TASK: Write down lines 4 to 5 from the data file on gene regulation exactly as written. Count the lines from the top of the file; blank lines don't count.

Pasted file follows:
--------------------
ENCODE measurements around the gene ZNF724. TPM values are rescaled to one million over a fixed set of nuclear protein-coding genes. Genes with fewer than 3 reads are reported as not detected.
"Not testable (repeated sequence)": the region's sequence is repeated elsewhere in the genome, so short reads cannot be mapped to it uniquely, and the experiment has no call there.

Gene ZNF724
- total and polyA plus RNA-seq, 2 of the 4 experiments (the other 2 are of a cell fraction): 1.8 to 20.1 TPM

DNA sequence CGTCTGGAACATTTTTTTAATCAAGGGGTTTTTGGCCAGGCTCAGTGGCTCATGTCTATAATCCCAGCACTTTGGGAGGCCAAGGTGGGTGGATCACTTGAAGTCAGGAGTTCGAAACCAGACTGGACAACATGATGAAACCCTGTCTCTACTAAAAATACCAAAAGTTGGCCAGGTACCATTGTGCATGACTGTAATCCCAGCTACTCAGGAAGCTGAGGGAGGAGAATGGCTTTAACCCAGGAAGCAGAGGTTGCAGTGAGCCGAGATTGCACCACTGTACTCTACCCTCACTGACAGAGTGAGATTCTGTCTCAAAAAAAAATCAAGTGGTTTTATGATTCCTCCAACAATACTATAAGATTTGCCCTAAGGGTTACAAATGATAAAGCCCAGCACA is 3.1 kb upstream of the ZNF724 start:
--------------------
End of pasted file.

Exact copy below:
- total and polyA plus RNA-seq, 2 of the 4 experiments (the other 2 are of a cell fraction): 1.8 to 20.1 TPM

DNA sequence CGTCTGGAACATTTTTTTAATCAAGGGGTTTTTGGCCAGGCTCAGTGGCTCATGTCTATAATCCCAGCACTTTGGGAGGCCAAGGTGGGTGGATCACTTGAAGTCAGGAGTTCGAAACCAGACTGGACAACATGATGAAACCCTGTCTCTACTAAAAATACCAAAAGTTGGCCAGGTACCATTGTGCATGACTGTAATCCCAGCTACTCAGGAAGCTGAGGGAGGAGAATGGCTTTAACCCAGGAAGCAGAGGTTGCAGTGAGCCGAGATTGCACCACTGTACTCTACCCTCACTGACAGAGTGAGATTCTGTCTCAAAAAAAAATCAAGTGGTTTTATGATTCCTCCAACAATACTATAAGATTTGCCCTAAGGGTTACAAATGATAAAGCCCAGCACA is 3.1 kb upstream of the ZNF724 start: